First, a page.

But progress on this and other reform pledges kept its agonizingly slow pace, raising suspicions that the new governor remained under the influence of his predecessor, who was re-elected to the governing council in 2012. For many, disclosure of the post-election severance package – now common knowledge within the tribe – confirmed the worst.

“Joe told me when he got in, ‘I’m going to have that constitution. I’m going to set up a committee to do it. I want to make a ruling that they have to deliver in a certain period of time,'” recalled Stevens, his grandfather. “And I believe he would have done it if he hadn’t appointed Billy to the committee. He dragged it out and dragged it out and dragged it out.”

Allen Sockabasin, a Passamaquoddy tribal elder, rests his hands on a boat oar while working at his camp on Long Lake in Indian Township. Photo by Gabe Souza/Staff Photographer


rian Altvater, a former lieutenant governor at Pleasant Point who chairs the board of the tribe’s profitable Passamaquoddy Wild Blueberry Co., said that in addition to the severance package, Chief Socobasin hired Nicholas to a $45,000-a-year position as an economic development consultant. Socobasin refused to answer questions about this, and Nicholas declined to be interviewed.

In addition to his earnings from forestry contracts, board memberships, and serving on the tribal council, last year Nicholas was reappointed chief game warden, which carries a salary in the low $50,000s.

“You add it all up, and some individuals have a lot to protect,” Altvater said dryly. “The reason we don’t have a constitution is corruption. They would rather have the power with a handful of elected officials.”


Allen Sockabasin, who was governor at Indian Township in the 1970s, agreed. “They say they want it, but they don’t want accountability or transparency. They want to be able to manipulate and politicize everything they do, so they can control everything,” he said. “We have people who are going hungry and tribal leaders who have three, four, five, six sources of income off tribal and federal money.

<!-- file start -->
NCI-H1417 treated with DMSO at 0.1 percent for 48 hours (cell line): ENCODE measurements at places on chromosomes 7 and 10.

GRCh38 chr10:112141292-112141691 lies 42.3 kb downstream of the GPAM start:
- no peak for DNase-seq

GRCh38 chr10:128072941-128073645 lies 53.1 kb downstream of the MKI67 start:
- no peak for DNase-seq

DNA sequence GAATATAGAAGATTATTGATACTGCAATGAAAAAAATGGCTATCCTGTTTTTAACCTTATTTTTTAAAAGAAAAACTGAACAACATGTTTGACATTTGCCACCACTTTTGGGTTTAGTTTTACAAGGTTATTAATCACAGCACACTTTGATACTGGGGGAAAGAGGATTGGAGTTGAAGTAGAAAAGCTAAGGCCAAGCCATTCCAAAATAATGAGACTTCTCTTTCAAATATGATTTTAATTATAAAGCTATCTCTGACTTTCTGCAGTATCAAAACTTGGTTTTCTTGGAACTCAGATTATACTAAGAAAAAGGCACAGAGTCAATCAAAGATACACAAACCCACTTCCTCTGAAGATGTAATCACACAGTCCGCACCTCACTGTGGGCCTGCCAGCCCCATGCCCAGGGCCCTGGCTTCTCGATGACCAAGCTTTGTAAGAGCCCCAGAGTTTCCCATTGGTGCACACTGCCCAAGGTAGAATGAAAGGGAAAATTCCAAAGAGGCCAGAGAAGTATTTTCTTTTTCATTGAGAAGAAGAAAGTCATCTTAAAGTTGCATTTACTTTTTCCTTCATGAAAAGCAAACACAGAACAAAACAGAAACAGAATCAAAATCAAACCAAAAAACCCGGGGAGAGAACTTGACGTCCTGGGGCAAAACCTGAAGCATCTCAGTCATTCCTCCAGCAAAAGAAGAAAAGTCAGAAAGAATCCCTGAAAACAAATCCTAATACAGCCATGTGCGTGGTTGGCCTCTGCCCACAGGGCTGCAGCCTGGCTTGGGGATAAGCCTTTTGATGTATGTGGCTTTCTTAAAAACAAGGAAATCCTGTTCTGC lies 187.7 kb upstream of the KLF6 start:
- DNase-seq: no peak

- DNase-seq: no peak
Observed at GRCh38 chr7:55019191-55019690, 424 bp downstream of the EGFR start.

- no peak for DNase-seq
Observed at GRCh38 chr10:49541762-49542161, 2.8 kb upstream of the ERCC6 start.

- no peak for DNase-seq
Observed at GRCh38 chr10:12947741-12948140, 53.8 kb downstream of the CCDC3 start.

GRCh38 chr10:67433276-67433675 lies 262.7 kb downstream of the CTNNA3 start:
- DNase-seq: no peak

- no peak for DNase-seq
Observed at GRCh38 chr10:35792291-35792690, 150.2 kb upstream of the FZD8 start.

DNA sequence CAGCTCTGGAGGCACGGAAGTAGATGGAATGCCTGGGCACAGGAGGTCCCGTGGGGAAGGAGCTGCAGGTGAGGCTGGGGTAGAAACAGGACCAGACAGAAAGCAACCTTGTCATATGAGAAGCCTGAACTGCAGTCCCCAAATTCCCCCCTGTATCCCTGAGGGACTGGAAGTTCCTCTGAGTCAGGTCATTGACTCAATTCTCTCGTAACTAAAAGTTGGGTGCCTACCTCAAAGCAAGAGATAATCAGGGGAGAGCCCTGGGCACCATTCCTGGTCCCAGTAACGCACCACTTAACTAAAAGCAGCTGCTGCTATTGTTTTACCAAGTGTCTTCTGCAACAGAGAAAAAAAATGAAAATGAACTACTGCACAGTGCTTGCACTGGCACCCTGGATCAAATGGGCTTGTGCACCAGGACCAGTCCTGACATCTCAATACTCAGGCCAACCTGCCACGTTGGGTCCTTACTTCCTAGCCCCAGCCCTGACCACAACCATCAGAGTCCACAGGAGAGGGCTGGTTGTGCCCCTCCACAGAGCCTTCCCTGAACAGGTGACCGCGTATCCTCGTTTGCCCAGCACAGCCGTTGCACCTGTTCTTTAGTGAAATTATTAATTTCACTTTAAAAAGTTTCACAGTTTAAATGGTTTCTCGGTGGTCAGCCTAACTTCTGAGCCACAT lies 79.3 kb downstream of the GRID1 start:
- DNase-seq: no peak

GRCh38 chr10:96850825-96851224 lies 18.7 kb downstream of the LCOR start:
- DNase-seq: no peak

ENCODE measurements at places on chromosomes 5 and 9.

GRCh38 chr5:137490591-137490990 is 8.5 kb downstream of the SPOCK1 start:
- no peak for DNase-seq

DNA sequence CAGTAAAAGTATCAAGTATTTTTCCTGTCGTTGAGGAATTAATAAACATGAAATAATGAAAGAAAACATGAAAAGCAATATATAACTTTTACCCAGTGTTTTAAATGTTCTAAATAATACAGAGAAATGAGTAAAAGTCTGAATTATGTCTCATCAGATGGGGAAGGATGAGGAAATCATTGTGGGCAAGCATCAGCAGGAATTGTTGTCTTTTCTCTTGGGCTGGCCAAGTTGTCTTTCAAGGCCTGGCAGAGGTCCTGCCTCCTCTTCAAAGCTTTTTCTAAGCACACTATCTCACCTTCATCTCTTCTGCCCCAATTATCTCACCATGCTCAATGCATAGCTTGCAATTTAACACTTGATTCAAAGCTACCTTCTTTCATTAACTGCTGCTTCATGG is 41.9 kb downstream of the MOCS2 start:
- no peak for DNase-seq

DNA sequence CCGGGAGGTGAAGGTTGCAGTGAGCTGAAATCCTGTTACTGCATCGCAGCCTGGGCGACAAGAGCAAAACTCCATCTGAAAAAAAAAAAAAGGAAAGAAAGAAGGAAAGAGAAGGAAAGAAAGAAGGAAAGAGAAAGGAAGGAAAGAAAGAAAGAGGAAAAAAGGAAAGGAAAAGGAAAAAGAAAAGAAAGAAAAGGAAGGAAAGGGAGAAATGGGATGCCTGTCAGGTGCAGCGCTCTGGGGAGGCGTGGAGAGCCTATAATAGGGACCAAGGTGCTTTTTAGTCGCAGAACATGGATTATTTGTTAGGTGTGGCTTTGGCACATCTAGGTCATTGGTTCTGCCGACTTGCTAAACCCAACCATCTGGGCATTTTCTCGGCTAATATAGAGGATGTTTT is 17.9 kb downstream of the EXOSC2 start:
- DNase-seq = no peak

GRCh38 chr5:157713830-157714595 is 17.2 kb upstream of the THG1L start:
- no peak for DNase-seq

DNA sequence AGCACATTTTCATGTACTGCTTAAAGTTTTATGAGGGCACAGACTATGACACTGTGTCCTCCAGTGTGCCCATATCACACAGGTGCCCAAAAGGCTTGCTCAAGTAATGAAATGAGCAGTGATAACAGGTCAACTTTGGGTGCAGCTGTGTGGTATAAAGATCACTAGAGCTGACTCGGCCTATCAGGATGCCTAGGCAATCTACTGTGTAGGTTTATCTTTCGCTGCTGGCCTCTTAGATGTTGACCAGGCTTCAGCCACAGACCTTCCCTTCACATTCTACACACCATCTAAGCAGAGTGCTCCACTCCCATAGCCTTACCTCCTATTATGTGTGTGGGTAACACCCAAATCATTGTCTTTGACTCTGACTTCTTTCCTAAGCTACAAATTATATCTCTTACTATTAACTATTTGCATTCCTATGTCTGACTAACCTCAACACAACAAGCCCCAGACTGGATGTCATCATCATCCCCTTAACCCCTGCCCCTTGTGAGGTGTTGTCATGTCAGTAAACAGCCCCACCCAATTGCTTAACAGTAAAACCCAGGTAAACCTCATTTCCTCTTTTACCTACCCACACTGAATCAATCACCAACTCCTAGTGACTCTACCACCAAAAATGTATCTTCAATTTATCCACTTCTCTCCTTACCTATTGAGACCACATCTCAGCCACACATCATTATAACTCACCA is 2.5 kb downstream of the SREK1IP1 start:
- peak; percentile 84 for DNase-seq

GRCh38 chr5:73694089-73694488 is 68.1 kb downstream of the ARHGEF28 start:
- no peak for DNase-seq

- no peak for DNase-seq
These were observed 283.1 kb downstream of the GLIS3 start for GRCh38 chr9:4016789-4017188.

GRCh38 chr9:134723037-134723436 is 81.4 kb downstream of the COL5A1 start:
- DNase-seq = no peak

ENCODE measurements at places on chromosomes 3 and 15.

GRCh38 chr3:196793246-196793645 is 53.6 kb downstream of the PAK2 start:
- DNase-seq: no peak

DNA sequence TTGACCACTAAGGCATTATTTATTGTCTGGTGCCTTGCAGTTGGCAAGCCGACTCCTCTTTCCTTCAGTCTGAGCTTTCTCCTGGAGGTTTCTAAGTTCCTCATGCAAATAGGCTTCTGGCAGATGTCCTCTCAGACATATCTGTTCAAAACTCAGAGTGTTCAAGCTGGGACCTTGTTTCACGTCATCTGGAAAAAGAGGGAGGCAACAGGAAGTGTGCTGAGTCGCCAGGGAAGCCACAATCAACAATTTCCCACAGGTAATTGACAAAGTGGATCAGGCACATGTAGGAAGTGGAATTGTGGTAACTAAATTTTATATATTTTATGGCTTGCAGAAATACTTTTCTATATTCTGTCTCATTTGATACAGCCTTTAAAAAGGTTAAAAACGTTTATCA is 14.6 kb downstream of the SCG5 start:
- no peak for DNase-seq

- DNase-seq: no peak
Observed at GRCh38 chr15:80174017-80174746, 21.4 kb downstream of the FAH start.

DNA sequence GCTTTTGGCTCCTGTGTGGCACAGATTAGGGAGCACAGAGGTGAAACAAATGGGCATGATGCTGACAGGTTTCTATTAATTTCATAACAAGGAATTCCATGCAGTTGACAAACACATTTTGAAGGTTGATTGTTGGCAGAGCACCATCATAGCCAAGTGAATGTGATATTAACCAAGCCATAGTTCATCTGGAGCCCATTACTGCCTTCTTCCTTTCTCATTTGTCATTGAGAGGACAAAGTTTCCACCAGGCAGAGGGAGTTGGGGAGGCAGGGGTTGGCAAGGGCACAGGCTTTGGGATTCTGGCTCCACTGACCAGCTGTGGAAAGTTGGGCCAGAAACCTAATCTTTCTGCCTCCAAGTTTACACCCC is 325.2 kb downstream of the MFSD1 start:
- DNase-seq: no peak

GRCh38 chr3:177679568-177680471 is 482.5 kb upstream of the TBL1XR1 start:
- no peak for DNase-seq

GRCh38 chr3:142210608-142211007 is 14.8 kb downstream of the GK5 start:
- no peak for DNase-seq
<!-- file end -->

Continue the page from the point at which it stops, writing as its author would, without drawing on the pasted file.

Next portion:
“And anyone who says something about it, they’re targeted,” he added.

Take the case of the tribal newsletter, Keq Leyu. In the summer of 2012, Stephanie Bailey approached Chief Socobasin about reviving the publication, to give rank-and-file tribal members basic information about the proceedings of the Joint Tribal Council, announcements of public bids and contracts, and a place to discuss issues.

Initially, Socobasin was supportive, contributing open letters to the publication that sometimes frankly addressed public concerns about mishandling of forest assets, the existence and management structure of tribal companies, and other issues.

Although she and her husband struggled to support their family and foster children, Bailey worked on the newsletter without pay, relying on donations of printer ink and access to computers to get one to three issues out each month, even when the electric company cut off her power for lack of payment.

But by the winter of 2012-13, Bailey began running into bureaucratic roadblocks. Socobasin would be unavailable for interviews. Department heads would refuse to share public information. Bailey said at one point Billy Nicholas’ wife, Lucy, told the school principal not to share the school lunch menu and other basic information “because I would change it for my agenda.” She said the chief told her Nicholas hated the newsletter and wished she wasn’t writing it.


Her last issue ran in September 2013. “It was my hope that each department would be more engaged in keeping you all ‘in the know,’ but it is not so,” she wrote in a farewell editorial that thanked Socobasin for his support. “Our team did the best we could with the limited information we were given. … This issue is a small one because it seems the tribal departments that serve you have no news.”

For months now, Socobasin and the reservation council have been pressing Bailey to stop using the Keq Leyu name on an invitation-only discussion page she maintains on Facebook. She has refused, and in April of this year, the governor told the Press Herald the government was considering its options to enforce the ruling. Last week he declined to answer further questions.

But there are some bright signs at Indian Township as well, indications that Chief Socobasin may be trying to push through some vital changes before his term in office expires in September.

Colin Woodard can be contacted at 791-6317 or at:



Coming tomorrow:

The closing chapter